The spectacle of Popeye-armed men passing the time by punching a ball is often recounted in Italian literature. And like all sports, pallone threw up iconic champions. Carlo Didimi (1798-1877) was a Mazzinian revolutionary who was pardoned after the failed uprisings of 1831. A local man who was born, and died, in Treia [the Marche], Didimi, hit the ball so hard and far that Leopardi wrote an Ode to him: ‘A un vincitore nel pallone’:

On this day your dear country drives you, in the peak of your youth, to emulate the ancients … Therefore lift your head to the horizon; what is the aim of life? It is only to criticise life itself…

The Marche and Tuscany were the regions most famous for the sport. Small towns like Poggibonsi (between Siena and Florence) had eighteen professional players at one time. One of them, Silvio Bencini, was nicknamed ‘Braccioni’ — big arms — and was once chased out of Florence for having, allegedly, chucked a match. Like all sports, pallone was surrounded by bookmakers.

The game suffered a schism when the innovation of vulcanised rubber persuaded the Piedmontese that a smaller, bouncier ball was more fun. In the north-west of the country, players now began playing with a hand-wrapping made of cloth and leather in a game called ‘fist-ball’: palla-pugno. The ball travelled further, so the court was extended to 90 metres. One champion, Felice Bertola, was so loved locally that he was the torch-carrier for the 2006 Turin winter Olympics even though the sport had nothing to do with the games.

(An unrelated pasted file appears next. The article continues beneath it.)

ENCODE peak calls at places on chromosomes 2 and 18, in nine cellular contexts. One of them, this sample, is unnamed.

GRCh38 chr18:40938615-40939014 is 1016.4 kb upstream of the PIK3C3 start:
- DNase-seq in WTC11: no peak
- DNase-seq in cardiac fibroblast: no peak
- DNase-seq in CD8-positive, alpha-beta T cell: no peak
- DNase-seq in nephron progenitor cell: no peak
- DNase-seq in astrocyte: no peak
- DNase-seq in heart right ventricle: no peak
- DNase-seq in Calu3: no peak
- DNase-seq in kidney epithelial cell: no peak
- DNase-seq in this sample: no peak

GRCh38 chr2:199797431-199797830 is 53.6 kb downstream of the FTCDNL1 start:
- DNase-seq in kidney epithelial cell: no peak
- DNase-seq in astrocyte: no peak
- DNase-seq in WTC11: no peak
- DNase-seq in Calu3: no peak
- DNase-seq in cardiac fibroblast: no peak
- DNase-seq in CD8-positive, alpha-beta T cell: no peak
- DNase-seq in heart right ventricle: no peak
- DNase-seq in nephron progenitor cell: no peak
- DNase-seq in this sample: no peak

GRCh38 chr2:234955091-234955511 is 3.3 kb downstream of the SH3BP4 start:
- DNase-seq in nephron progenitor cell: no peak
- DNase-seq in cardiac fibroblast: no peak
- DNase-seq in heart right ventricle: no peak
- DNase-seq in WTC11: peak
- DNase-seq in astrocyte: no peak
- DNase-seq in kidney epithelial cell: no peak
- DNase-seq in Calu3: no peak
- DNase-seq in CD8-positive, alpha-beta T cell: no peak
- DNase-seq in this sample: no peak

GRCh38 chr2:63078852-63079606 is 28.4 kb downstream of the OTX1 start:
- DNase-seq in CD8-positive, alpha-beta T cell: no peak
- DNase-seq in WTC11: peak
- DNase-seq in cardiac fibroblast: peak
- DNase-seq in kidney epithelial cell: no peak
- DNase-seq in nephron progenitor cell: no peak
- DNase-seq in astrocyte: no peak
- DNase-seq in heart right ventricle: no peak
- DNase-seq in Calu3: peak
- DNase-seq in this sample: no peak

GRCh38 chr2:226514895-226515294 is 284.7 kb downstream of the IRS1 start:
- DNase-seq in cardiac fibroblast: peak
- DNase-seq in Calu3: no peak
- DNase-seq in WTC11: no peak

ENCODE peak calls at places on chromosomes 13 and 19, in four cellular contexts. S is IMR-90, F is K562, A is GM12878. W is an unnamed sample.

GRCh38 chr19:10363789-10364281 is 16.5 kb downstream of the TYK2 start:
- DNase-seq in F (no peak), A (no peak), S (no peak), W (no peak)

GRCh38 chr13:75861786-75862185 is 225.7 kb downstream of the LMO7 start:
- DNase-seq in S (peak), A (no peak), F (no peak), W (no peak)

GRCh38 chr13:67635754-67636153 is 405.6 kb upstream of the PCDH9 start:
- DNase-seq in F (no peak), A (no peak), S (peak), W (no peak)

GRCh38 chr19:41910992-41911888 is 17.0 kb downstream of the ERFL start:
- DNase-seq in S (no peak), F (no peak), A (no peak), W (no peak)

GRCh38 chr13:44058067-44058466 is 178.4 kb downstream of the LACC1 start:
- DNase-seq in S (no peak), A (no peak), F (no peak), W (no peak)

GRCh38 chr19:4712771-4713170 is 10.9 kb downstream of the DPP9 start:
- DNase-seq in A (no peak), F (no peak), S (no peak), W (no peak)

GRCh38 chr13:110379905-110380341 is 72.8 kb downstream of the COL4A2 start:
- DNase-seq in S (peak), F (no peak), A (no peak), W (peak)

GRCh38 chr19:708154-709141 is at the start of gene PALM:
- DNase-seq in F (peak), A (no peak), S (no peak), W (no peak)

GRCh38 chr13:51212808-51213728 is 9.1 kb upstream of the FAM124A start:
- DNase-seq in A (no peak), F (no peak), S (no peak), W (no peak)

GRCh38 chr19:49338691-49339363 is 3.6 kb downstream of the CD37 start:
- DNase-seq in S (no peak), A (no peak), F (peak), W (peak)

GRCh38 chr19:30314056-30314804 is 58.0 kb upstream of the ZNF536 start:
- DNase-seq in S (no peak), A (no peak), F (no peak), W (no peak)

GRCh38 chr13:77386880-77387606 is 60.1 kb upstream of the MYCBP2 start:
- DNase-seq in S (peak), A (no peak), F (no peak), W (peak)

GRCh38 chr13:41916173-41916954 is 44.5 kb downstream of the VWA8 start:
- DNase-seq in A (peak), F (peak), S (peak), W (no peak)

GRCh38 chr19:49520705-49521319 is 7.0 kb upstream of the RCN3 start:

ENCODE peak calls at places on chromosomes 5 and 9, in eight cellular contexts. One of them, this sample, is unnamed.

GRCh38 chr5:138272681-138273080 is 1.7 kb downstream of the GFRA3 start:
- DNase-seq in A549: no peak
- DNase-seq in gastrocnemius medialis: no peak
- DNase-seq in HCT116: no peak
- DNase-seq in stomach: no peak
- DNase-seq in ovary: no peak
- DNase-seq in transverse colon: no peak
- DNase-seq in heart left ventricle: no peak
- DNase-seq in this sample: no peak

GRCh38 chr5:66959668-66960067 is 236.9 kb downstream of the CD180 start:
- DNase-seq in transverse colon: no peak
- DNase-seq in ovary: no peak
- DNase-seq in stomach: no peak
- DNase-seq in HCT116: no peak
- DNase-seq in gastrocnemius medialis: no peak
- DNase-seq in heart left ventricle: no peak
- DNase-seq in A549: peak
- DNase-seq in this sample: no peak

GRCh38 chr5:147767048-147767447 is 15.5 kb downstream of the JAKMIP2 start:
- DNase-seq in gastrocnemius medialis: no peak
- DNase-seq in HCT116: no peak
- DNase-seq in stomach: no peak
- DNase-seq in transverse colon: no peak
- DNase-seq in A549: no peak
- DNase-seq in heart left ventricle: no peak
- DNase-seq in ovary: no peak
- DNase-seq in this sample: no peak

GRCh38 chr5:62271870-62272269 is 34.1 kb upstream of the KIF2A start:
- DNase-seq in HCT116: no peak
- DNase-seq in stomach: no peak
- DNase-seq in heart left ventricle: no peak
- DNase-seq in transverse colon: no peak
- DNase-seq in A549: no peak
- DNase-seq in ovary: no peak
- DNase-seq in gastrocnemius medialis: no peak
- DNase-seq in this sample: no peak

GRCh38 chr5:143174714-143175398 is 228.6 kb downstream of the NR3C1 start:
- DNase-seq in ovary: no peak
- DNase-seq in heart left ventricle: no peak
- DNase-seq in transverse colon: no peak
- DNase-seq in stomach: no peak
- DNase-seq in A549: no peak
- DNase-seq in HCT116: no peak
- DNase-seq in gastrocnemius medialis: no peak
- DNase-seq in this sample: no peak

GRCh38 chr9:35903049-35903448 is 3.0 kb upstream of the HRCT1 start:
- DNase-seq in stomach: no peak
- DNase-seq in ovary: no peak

Pantalera was almost identical to palla-pugno but with a different serve (the ball bounces on a board mounted on the wall just above head-height). Palla (or ‘palla-Eh’) is more vernacular, played on any random court chalked onto a street in the hill-top towns of Maremma (Tuscany): the courts are often irregular, lumpy spaces, complete with slopes, cars, pedestrians and balconies. Tamburello is (usually) a five-a-side game on a wall-less, net-less court 80 metres by 20 in which players use a tambourine to hit the ball.

These various versions of pallone in Italy are still played, followed and bet upon. But they feel like relics from the past. There’s a heritage feel to many of the local tournaments, as if they’re part of the high-summer pageantry at which Italian hill-top towns excel. But you also see spontaneous games in streets and fields, matches that happen just because there’s already a white line on the cobbles and a friend has two gardening gloves and a ball.

The human capacity to invent new games seems almost limitless: Teqball was invented in Hungary in 2012 and is a cross between football, volleyball, and table tennis (with the table now curved downwards). At the other end of the serious-comedic spectrum, there are inflated balloon tournaments which have huge YouTube followings (they’re an evolution of the game many parents and kids played during lockdowns).

What’s interesting to me is how, despite the understandable global obsession with football, there’s still a yearning for games involving hands and bats. Padel — a sport invented in 1969 in Mexico with an enclosed, mini-tennis court for doubles — has grown exponentially in Italy post-lockdowns. Heavily-booked courts now cost over €50 an hour. However serious the world situation, humans always seem to want to play.


Tobias Jones